The extent of poisoning caused by chlorine depends on the amount of chlorine a person is exposed to, how the person was exposed, and the length of time of the exposure. When chlorine gas comes into contact with moist tissues such as the eyes, throat, and lungs, an acid is produced that can damage these tissues.

Chlorine is one of the most commonly manufactured chemicals in the United States. Its most important use is as a bleach in the manufacture of paper and cloth, but it is also used to make pesticides (insect killers), rubber, and solvents. Chlorine is used in drinking water and swimming pool water to kill harmful bacteria. It is also as used as part of the sanitation process for industrial waste and sewage.

In 1863 Confederates use chlorine-filled artillery shells against Union forces. Of the 70,552 American soldiers poisoned with gasses during World War I, 1,842 were exposed to chlorine gas. First used as a chemical weapon at Ypres, France in 1915, chlorine gas acts a pulmonary irritant that causes acute damage in the upper and lower respiratory tract. By the end of World War I, Germany, France and the United Kingdom had all used chlorine gas. Not very efficient and in low concentrations, it was observed that even rudimentary protection would prevent a soldier from succumbing to its full effects. Its use, however, was still enough to cause "gas hysteria" during an attack.

Though not currently considered a battlefield weapon, there have been reports of its use in recent times. In the late 1990s, media sources quoted Bosnian soldiers as bragging they possessed gas grenades and other mortar weapons against Serbian forces. Croatia's UN mission issued a press statement confirming that the Bosnian Muslim forces were using gasses and that the agent was most likely chlorine gas.

Chlorine is not listed as a Scheduled Chemical in the CWC.

Between 1965 (the earliest data available) and 2006 there had been at least 2.2 million tank car shipments of chlorine-only 788 of which were involved in accidents (0.036 percent of all the shipments). Of those accidents, there were 11 instances of a catastrophic loss (i.e., a loss of all, or nearly all) of the chlorine lading (0.0005 percent of all the shipments). Of the 11 catastrophic losses, four resulted in fatalities (0.00018 percent of all the shipments). On June 28, 2004, a Union Pacific Railroad Company (UP) train collided with a Burlington Northern and Santa Fe Railway Company (BNSF) train in Macdona, Texas, breaching a loaded tank car containing chlorine and causing the deaths of three people. On January 6, 2005, a Norfolk Southern Railway Company (NS) train collided with a standing train on a siding in Graniteville, South Carolina. That accident resulted in the breach of a tank car containing chlorine, and nine people died from inhalation of chlorine vapors.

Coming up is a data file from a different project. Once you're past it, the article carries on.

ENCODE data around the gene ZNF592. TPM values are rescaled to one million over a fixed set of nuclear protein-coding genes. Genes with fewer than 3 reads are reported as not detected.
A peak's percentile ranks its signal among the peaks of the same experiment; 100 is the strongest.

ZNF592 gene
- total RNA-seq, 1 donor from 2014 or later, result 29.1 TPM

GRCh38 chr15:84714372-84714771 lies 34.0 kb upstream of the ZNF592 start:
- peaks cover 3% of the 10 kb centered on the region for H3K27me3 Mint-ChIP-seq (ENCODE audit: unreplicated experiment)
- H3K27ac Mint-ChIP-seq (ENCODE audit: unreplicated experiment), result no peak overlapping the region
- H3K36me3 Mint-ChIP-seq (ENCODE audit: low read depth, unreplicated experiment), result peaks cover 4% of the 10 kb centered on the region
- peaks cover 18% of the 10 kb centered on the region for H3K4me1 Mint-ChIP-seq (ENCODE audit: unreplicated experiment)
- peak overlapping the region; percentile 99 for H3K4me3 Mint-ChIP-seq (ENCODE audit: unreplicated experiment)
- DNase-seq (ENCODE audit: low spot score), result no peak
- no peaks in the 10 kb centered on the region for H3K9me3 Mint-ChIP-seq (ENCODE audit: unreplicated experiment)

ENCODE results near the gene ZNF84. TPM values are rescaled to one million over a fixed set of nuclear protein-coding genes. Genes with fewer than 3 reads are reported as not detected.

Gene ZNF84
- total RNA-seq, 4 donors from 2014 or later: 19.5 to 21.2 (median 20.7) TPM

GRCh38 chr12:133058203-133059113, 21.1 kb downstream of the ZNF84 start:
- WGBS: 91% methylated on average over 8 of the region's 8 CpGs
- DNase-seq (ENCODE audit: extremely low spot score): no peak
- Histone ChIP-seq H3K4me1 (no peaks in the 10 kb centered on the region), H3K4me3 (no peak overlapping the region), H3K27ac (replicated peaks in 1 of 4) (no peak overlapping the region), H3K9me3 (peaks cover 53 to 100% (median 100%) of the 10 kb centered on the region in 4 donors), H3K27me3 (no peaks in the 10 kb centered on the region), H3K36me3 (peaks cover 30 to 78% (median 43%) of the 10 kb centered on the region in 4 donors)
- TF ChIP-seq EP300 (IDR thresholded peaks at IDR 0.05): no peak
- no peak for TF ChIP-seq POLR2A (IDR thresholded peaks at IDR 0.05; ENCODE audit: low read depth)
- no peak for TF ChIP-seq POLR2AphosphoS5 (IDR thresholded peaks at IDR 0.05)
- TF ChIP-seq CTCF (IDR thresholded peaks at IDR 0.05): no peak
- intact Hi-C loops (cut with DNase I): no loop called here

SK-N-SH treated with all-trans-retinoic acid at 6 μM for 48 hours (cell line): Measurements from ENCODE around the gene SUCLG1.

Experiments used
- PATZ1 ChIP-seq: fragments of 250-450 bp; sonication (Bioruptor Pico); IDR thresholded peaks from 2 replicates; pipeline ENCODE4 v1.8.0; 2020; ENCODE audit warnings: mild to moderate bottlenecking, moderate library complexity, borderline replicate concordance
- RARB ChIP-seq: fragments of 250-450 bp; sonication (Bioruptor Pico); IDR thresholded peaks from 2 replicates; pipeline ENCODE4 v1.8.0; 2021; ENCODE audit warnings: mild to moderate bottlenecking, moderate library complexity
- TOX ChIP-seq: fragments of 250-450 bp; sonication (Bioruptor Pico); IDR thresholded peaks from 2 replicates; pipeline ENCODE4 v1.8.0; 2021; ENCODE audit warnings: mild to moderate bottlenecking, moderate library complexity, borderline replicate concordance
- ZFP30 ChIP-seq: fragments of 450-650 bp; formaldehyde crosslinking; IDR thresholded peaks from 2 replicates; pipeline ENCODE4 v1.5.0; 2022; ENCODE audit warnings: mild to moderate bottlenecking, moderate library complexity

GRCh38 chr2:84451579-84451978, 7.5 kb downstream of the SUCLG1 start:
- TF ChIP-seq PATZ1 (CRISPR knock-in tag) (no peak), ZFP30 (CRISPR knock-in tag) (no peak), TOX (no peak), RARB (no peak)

Although not a terrorist incident, the release of chlorine in Graniteville added to the growing concern about terrorism and prompted the development of the Freight Rail Security Program. Roughly 10 million tons of toxic inhalation hazard (TIH) chemicals are shipped by rail in the United States every year. This is a fraction of the 3.1 billion tons of hazardous materials shipped annually by all modes of transportation. However, a terrorist attack against a train carrying TIH in an urbanized area could endanger significant numbers of people.

In December 2003 a coalition of groups released a report contending that 19 million people in the United States face a major health threat in a terrorist attack or accident because they live near sewage treatment plants that use chlorine gas. The report recommended that plants using chlorine gas switch to alternatives such as solid disinfectants or ultraviolet light to kill microorganisms.

Emergency Response Unit personnel, Iraqi Police, and civilians northwest of Ramadi were attacked by a suicide vehicle-born improvised explosive device (SVBIED) 29 January 2007. Coalition forces responded to the attack to provide immediate medical assistance and evacuate the wounded to medical facilities. Along with the suicide bomber, 16 people were killed by the attack. The SVBIED was a dump truck filled with explosives and included a chlorine tank. The truck crashed into the Emergency Response Unit compound and detonated. There are no indications of any casualties caused by the release of chlorine gas.

Insurgents blew up a tanker filled with chlorine 21 February 2007 in southern Baghdad. The attack killed at least two people and wounded more than 30. Coalition officials in Baghdad said this could be an escalation in the insurgent attacks.



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Page last modified: 16-04-2018 13:38:36 ZULU